“So the E of G x E also houses an E x E component,” she said. Added to combinations of chemicals and locations were combined exposures from different sources such as air, soil, and well water. “For well-water contamination, we’re seeing that if more than 10 water soluble pesticides were applied near wells, the risk for Parkinson’s was more than 70 percent increased [over baseline risk],” she said.
G is for genes
Turning to the G of the equation, Ritz explained that genes related to Parkinson’s disease risk from exposures code for metabolizers, transporters, DNA repair processes, and immune function.
For example, a gene called PON1 influences the breakdown of organophosphate pesticides (OPs). Some people have variations, or alleles, of that gene that result in slower OP metabolism. “Without exposure, you can be a poor metabolizer and it doesn’t matter,” Ritz said.
Individuals with the slow metabolizing allele who were also exposed to diazinon, chlorpyrifos, or parathion showed a 2.5- to 3-fold increase in Parkinson’s disease risk. They also experienced faster progression if they got the disease.
Ritz cheered the development of epigenetics — the study of changes to DNA, such as the addition of molecules called methyl groups, that alter its function without changing the underlying sequence of nucleotides. Many of these changes are heritable.
Now she and her colleagues are analyzing stored blood and saliva samples. They reported that individuals with Parkinson’s disease and individuals with OP exposures showed different methylation levels at certain genetic loci.
Ritz hopes that her studies will soon also be able to point to a biomarker for exposure to pyrethroids and nicotinoids, which are replacing OPs in agricultural use.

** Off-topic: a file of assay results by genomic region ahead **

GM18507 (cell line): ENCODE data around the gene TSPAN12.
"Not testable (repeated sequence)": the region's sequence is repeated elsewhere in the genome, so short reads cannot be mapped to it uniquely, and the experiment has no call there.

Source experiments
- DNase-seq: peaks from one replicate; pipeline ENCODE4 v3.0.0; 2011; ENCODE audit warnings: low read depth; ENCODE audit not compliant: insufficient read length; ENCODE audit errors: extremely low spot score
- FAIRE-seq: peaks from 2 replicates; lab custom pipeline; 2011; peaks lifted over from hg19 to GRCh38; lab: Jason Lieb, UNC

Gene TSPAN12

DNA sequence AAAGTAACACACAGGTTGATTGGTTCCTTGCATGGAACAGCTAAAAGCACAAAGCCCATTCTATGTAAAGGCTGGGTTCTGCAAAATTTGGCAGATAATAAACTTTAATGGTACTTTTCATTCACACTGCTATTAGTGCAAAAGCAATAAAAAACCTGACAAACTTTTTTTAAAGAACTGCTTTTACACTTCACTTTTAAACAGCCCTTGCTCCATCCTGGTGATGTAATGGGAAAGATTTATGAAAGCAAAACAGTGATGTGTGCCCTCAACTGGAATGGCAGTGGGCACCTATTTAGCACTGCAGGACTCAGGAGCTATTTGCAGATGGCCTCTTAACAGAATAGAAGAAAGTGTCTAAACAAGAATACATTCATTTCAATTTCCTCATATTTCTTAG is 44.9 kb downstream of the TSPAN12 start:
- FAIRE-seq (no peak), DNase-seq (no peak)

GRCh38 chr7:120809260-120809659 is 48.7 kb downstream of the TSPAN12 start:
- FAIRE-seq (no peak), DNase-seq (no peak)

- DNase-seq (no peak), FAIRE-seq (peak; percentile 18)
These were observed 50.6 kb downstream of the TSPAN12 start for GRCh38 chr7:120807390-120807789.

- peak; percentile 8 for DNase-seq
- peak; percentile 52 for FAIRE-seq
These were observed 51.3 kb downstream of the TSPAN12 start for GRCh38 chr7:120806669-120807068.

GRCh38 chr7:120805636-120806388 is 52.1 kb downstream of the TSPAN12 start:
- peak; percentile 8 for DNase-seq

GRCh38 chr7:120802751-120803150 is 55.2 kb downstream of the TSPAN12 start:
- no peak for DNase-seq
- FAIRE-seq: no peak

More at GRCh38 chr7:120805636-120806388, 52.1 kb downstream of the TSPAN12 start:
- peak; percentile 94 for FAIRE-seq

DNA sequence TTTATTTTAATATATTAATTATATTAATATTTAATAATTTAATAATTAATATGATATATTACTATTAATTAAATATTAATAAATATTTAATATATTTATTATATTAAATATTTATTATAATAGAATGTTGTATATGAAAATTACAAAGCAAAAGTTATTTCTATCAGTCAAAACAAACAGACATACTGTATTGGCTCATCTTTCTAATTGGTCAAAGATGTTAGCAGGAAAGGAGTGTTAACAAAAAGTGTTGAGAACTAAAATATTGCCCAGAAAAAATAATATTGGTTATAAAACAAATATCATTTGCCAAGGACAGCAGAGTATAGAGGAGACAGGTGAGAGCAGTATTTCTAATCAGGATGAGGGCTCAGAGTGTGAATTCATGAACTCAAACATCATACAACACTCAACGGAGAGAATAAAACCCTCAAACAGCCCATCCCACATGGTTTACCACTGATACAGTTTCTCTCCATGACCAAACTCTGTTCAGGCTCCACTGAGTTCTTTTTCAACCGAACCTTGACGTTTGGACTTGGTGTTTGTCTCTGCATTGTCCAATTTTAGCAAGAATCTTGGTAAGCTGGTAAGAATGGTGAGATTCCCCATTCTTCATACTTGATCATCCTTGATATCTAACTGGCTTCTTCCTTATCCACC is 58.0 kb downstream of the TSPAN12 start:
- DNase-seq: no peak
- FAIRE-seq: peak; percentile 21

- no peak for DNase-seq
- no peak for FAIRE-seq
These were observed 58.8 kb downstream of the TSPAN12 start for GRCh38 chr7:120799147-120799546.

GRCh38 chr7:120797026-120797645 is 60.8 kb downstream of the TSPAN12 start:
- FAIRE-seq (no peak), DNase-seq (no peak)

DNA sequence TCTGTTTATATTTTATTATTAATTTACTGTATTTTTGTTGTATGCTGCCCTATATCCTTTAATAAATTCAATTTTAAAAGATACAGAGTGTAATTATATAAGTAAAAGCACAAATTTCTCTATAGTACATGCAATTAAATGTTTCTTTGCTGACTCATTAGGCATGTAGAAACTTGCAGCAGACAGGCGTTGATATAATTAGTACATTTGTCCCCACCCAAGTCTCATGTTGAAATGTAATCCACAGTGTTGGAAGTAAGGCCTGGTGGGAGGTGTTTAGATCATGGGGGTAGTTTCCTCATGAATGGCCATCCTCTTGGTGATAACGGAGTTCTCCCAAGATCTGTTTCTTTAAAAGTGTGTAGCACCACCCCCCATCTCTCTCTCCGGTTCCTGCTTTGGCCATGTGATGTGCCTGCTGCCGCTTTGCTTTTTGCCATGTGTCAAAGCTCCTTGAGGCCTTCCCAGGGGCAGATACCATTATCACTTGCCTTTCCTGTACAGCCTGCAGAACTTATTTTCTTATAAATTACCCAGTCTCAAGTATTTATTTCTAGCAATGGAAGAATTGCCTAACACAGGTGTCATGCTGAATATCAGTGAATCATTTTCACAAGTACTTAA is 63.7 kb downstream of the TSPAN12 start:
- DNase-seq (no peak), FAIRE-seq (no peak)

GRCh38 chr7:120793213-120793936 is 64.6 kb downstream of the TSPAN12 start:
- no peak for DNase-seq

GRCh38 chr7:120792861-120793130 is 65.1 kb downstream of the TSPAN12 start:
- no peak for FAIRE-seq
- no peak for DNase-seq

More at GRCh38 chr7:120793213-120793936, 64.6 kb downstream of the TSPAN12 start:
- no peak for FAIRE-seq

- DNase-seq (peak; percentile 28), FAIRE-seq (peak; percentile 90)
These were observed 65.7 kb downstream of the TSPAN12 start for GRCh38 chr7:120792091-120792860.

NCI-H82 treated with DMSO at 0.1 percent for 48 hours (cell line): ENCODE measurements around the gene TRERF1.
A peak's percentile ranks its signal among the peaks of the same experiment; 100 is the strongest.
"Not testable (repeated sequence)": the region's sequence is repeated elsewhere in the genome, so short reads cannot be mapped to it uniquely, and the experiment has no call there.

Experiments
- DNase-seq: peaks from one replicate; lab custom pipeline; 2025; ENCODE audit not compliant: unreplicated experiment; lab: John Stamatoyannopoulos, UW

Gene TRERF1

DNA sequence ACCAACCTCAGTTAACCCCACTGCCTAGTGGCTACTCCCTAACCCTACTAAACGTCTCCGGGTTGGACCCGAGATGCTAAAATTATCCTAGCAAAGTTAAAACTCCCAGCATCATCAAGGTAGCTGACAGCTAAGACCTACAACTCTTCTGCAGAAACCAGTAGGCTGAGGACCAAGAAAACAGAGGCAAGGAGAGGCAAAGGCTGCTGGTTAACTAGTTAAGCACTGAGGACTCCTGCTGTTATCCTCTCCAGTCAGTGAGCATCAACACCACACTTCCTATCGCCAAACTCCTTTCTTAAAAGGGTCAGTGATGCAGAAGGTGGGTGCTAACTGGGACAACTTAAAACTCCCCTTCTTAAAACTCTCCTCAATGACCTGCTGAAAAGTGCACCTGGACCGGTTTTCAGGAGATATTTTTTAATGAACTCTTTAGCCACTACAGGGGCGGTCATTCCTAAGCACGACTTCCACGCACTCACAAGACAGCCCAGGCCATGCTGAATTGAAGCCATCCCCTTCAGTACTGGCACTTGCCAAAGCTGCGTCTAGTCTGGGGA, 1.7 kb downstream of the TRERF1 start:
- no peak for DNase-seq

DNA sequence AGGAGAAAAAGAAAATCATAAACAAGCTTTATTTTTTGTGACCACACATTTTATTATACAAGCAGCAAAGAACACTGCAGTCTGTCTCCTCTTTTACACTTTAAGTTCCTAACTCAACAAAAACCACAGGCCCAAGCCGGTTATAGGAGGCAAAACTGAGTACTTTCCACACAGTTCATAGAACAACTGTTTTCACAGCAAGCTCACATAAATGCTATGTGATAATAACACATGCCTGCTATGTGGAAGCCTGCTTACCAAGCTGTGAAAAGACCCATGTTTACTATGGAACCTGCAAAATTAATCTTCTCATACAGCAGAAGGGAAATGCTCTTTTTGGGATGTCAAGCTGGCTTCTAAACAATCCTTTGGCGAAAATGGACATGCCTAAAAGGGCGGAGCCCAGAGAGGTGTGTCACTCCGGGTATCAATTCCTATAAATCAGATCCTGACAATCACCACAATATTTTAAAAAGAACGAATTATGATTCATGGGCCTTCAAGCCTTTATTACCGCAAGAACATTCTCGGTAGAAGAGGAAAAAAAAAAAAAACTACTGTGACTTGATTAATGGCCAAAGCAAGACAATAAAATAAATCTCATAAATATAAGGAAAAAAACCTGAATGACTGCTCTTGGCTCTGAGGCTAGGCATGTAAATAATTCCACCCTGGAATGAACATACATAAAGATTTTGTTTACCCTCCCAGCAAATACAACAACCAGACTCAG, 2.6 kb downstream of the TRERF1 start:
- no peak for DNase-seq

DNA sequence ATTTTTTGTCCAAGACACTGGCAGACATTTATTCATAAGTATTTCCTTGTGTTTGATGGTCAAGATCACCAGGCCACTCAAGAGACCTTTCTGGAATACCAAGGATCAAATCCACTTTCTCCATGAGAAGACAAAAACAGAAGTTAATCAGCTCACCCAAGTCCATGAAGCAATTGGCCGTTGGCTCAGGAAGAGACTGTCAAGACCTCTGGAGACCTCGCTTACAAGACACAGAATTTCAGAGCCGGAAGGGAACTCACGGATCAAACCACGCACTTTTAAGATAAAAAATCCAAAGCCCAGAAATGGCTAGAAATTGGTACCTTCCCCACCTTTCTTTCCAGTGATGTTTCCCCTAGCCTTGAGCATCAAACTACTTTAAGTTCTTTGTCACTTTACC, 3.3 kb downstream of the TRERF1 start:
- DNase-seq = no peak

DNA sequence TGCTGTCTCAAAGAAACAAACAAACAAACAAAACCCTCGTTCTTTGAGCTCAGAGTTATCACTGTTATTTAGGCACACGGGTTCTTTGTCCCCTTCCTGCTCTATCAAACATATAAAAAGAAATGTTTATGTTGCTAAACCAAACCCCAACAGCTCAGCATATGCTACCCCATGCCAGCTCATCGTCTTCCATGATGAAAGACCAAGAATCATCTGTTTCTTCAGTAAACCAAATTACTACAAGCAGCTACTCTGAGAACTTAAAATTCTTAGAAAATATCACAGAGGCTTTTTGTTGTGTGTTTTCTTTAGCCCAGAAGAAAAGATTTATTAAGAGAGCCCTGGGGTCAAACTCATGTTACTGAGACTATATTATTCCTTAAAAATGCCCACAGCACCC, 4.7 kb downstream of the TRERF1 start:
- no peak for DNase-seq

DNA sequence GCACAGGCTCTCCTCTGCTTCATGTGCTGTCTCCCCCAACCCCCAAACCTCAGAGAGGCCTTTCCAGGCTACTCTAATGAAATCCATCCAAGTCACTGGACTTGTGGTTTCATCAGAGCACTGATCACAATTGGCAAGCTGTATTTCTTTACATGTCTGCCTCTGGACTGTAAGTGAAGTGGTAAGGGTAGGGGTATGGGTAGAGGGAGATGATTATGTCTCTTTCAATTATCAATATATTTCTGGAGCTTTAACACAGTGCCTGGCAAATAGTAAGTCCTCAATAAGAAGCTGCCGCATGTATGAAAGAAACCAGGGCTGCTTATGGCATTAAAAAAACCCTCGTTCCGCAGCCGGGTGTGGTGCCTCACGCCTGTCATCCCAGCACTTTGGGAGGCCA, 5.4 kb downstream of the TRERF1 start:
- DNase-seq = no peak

Many of the slides Ritz showed appear on her website.
Chuang YH, Paul K, Bronstein J, Y. Bordelon, Horvath S, Ritz B. 2017. Parkinson's disease is associated with DNA methylation levels in human blood and saliva. Genome Med 9(1):76.
Costello S, Cockburn M, Bronstein J, Zhang X, Ritz B. 2009. Parkinson's disease and residential exposure to maneb and paraquat from agricultural applications in the central valley of California. Am J Epidemiol 169(8):919–26.
Gatto NM, Cockburn M, Bronstein J, Manthripragada AD, Ritz B. 2009. Well-water consumption and Parkinson's disease in rural California. Environ Health Perspect 117(12):1912–1918.
Lee PC, Rhodes SL, Sinsheimer JS, Bronstein J, Ritz B. 2013. Functional paraoxonase 1 variants modify the risk of Parkinson's disease due to organophosphate exposure. Environ Int 56:42–47..
Narayan S, Liew Z, Paul K, Lee PC, Sinsheimer JS, Bronstein JM, Ritz B. 2013. Household organophosphorus pesticide use and Parkinson’s disease. Int J Epidemiol 42(5):1476–1485.
Paul KC, Chuang YH, Cockburn M, Bronstein JM, Horvath S, Ritz B. 2018. Organophosphate pesticide exposure and differential genome-wide DNA methylation. Sci Total Environ 645:1135–1143.
Paul KC, Sinsheimer JS, Cockburn M, Bronstein JM, Bordelon Y, Ritz BR. 2017. Organophosphate pesticides and PON1 L55M in Parkinson's disease progression. Environ Int 107:75–81.